I think the question of whether to have kids in the face of being scared to have them (b/c of the state of the world) is interesting. Dealing with the fear of having kids if you're struggling with whether or not to do it is something like the idea of dealing with the danger of just walking outside and driving your car to work, or getting on a plane or train to take a trip or whatever. Most of us don't consider giving up going outside of our homes or getting in some kind of transportation--we just know there's a risk and deal with the possible danger b/c we have our lives to live, and why should we stop living?

So if somebody thinks they want to have kids but is nervous about it because of the dangers and, often, the hopelessness of the world, that's one way to look at it: why give up something that could be a really good thing because you're afraid?

And that brings me to the hope thing: A lot of us probably wake up every day with some sort of hope or belief in the fact that we're going to have at least a somewhat productive and satisfying day even if there are crappy things going on all around us in the news, so it just comes back to each of us trying and hoping to make our little corner of the world better.

I'm in my late 30s and dealing with the question of kids: yes or no, so I'm sort of talking to myself here, too. Serendipity, thanks for asking a good question. 

 

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serendipity3033 Posts : 363 Registered: 5/11/06
Re: NWR- Kids, life, existence... lets get philosophical!
Posted: Jul 2, 2008 12:21 AM Go to message in response to: HappyGirl13

OK, Im feeling better now... on a few levels... 1.  because I think editing the first post brought the thread back to where I had hoped it would go.... which leads me to 2.  Im giving more thought into how much "good" really is out there... Im believing SoCal (and others)... it takes more effort to see it....hmmm... but if it takes more effort, is it more prevalent?  Now Im just busting chops.

 

and Happy... you had to bring up driving!!!!! omg... lol... now that is something I really should fear MORE... Just this morning, FH said to me, you should really only drive in Hawai'i.  lol... its true... it is such a laid back atmosphere... no cutting people off, no squeezing people out, no beeping the SECOND the light turns green... its so much more relaxed... now I wish I was in Hawai'i already... hurry!!!!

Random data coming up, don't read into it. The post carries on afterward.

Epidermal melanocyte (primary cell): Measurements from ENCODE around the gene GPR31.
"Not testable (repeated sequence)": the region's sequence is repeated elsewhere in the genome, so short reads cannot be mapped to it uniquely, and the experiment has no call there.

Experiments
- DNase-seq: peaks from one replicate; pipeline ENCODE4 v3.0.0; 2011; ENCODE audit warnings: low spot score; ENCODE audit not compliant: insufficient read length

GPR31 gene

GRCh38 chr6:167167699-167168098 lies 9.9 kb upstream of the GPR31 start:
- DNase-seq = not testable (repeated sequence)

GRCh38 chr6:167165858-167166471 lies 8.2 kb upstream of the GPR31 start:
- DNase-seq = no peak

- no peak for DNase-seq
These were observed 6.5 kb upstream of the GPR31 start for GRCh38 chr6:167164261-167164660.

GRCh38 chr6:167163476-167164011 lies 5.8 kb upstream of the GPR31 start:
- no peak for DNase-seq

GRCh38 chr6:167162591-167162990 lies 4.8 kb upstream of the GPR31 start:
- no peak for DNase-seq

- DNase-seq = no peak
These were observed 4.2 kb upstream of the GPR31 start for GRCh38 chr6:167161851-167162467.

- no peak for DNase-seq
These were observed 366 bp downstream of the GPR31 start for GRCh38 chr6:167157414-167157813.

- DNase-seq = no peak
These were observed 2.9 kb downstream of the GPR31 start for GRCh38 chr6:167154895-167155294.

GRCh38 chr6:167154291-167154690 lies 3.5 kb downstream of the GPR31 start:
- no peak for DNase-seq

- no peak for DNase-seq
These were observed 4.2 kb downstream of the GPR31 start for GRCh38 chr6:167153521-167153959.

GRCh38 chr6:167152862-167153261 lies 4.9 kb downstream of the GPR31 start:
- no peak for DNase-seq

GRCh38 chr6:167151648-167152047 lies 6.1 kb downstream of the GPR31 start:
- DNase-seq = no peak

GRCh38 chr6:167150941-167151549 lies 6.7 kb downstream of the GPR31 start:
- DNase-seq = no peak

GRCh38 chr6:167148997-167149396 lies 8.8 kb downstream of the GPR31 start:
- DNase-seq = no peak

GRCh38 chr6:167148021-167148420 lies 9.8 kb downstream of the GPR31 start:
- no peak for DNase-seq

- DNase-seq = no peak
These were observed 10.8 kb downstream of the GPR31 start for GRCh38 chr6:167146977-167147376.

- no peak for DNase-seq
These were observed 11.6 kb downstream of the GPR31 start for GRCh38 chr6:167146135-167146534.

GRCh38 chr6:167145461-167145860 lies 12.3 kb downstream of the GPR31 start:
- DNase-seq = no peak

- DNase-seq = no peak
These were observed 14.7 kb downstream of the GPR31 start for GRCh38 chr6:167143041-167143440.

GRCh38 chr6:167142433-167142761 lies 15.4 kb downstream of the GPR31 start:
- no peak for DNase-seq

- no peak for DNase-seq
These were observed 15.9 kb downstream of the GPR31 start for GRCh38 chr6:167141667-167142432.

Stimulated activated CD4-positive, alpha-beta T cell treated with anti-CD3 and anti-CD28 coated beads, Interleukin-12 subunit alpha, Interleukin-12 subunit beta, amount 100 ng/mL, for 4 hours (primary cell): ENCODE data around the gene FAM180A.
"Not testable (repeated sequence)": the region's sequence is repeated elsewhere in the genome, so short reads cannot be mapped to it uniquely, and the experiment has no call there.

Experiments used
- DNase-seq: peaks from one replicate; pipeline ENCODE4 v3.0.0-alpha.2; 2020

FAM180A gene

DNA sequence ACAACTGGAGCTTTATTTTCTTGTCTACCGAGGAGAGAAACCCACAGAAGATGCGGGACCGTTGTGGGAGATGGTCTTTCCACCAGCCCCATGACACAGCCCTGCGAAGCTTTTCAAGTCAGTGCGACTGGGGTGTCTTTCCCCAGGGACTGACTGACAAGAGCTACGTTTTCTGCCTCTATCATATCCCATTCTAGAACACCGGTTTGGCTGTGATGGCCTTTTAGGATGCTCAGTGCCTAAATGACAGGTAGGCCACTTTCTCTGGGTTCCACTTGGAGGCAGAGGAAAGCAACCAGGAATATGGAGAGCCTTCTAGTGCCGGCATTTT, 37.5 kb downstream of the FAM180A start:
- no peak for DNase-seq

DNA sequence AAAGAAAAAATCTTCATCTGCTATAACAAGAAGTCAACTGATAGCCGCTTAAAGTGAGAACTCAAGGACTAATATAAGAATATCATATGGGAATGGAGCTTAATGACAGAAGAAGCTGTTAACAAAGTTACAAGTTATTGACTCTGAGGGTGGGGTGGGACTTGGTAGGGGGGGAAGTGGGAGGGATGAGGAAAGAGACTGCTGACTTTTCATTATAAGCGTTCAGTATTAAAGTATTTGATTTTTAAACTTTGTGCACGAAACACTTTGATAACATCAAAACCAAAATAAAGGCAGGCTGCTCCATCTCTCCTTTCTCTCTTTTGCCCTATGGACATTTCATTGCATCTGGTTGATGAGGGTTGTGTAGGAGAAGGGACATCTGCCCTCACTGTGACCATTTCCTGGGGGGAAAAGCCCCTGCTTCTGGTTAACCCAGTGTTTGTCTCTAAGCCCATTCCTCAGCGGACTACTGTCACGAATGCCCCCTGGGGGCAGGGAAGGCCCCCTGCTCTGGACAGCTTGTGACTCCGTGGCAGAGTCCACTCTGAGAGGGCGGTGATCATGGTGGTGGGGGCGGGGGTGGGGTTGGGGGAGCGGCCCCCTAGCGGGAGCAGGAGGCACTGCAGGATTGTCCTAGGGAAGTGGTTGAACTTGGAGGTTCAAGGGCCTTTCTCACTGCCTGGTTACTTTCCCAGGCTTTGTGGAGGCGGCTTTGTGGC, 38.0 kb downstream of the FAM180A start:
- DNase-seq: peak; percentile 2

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SocalGal Posts : 456 Registered: 6/3/06
Re: NWR- Kids, life, existence... lets get philosophical!
Posted: Jul 2, 2008 2:01 AM Go to message in response to: serendipity3033

I don't think it's busting chops...it's a valid question.  I think the only reason it takes more effort to be optimistic is because society as a whole tends to be more negative...just look at the news...horror stories take the top spots, and anything positive is usually just some schlock.  It becomes ingrained in us to be negative...cynical has been renamed as "realistic."  But think about it...how much happiness can you get some something as simple as a well-timed nice gesture?  For example, I work in a flower shop.  I had an extremely harried bride come in looking for rose petals.  I didn't have any on hand, but I offered to sell her some of our mostly opened roses for a third of their normal price.  She agreed, and while I was in the back wrapping them up for her, I heard her small son ask if he could buy a red flower too.  She said "Honey I wish I could let you, but you know we can't spend any more money."  So, when I came back out to give her the roses, I gave her son a  big red daisy...free of charge (well, I paid for it...my boss would have a fit if I was giving flowers away).  She actually started crying!  The next day, she came back alone.  She told me how terrible her day had been up until she came into the shop, and how good it was after she left.  I don't tell this story to brag about my good deed...just to illustrate the power of positivity.

But yes, I really do think that good is more prevalent than bad.  Small as each individual happy moment is, when you add them up, they far outweigh the unhappy moments...especially when the unhappy ones are in the past, or don't directly involve you (I'm not saying that problems in other countries aren't relavent...they just aren't as personal as, say, a giggle you get from reading something on these boards).  When you boil it down, how you feel, and how you see the world, is a choice; you can dwell on the negative, or you can dwell on the positive.  It's entirely up to you.

 


True love never has a happy ending; true love never ends.

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Beachwed Posts : 782 Registered: 9/19/06
Re: NWR- Kids, life, existence... lets get philosophical!
Posted: Jul 2, 2008 9:51 AM Go to message in response to: SocalGal

You've probably guessed by now that I am a perpetual optimist.  Strangely, many (most) people seem to think this means that I've never experienced real tragedy, or that I must not be very intelligent.  Actually, it's the opposite.  It's because of all the crap I've dealt with that I'm optimistic...if I wasn't, I wouldn't still be here.